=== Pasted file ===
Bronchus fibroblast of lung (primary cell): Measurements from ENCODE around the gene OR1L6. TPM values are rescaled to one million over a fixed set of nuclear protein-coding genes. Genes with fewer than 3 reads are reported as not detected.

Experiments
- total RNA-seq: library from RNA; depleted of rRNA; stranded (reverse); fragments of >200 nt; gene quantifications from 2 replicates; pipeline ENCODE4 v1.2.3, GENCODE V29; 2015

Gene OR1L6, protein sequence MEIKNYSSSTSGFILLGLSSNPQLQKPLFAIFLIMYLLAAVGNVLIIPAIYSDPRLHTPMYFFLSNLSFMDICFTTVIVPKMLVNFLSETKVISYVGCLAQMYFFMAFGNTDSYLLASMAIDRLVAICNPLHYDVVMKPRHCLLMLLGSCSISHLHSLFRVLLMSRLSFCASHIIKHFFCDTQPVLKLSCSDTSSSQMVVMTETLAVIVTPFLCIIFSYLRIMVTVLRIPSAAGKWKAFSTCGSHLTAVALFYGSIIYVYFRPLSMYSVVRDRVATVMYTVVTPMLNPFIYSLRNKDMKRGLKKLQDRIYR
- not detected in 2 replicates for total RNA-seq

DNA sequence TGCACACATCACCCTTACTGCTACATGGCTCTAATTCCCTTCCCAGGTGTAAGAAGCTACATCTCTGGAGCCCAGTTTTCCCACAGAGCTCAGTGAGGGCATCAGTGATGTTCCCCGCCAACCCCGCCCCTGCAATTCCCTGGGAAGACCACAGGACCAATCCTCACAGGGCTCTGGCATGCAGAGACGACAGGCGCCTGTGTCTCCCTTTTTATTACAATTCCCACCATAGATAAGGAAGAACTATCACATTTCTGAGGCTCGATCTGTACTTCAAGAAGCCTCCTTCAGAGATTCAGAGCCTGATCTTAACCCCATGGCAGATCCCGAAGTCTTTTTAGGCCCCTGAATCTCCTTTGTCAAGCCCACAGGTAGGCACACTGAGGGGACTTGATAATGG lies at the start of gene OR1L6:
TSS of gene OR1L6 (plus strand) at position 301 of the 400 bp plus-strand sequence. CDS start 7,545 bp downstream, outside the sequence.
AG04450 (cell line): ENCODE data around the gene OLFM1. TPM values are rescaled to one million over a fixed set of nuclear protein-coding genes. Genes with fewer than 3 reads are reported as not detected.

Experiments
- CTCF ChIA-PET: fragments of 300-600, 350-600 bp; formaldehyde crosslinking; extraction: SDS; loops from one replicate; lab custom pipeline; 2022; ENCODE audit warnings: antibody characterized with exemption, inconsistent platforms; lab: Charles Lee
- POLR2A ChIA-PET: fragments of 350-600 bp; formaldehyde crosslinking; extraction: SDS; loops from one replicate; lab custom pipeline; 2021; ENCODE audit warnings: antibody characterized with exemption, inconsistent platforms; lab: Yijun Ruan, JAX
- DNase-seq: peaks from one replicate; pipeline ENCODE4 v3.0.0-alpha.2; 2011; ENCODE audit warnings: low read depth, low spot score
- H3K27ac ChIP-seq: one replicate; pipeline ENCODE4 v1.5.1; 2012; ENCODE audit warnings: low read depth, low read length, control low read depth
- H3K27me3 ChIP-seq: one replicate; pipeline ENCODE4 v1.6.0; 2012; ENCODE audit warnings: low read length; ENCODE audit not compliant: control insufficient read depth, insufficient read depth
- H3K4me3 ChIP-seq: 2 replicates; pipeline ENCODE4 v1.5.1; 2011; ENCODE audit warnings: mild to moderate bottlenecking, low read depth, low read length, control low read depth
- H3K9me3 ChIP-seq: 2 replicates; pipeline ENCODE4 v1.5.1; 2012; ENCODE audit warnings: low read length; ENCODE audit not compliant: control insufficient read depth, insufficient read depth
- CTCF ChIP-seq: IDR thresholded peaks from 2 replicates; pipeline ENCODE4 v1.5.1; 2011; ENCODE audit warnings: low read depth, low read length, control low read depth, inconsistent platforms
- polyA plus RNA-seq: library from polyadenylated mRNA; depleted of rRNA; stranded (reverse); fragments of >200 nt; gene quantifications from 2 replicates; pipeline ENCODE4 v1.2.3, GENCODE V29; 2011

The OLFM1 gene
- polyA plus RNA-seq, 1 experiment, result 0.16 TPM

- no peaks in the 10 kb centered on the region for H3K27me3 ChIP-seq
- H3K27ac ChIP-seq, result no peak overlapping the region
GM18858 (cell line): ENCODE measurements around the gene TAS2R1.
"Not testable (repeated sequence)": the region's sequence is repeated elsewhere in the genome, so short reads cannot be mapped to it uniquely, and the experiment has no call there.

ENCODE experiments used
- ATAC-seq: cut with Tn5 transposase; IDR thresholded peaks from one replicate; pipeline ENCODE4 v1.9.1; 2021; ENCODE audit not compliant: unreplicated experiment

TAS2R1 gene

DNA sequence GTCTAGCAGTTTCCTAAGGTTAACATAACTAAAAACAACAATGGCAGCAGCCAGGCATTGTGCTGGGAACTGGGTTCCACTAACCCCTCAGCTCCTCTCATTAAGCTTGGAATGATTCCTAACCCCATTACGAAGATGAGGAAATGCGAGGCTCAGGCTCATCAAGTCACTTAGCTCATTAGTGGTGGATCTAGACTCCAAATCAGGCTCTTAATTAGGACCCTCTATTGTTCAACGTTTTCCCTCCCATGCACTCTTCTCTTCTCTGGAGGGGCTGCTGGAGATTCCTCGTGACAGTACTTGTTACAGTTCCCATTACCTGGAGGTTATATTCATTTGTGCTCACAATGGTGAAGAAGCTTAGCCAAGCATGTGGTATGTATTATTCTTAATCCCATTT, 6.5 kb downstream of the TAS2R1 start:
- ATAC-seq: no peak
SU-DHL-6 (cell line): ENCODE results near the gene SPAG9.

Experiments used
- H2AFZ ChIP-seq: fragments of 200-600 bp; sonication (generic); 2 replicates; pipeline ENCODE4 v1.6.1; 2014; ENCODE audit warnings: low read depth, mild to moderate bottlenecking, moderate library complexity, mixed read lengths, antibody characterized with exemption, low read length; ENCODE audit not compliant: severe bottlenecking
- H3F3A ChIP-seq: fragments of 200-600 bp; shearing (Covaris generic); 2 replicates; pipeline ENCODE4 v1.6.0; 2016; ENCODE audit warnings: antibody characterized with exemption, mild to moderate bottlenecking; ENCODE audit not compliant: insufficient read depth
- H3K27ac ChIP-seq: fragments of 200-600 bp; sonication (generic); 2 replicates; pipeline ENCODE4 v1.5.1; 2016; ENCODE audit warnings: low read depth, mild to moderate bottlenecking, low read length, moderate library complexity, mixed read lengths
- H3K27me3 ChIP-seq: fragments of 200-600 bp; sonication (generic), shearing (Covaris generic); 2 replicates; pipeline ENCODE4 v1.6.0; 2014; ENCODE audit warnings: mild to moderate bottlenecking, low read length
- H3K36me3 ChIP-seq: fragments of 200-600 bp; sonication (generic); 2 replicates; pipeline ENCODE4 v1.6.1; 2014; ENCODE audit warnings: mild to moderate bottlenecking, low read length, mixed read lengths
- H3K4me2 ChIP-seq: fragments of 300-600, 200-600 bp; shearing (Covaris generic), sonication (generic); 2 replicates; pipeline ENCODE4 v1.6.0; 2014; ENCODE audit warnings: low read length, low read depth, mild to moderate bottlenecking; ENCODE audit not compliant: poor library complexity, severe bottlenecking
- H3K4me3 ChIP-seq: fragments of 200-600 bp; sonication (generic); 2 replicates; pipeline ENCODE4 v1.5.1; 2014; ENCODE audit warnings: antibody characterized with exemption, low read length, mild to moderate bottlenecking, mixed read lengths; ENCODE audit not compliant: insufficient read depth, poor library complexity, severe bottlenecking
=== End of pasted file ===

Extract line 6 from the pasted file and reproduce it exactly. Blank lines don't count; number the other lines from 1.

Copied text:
DNA sequence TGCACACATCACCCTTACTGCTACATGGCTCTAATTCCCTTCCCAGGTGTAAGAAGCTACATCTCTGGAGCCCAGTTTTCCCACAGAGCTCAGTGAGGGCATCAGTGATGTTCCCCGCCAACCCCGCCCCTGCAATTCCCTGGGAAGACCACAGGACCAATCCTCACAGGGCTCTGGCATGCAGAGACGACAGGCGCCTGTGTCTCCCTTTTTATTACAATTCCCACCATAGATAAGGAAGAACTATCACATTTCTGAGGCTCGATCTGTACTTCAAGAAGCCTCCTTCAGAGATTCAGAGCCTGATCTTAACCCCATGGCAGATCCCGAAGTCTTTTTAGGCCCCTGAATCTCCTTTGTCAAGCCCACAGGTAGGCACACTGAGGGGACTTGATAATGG lies at the start of gene OR1L6: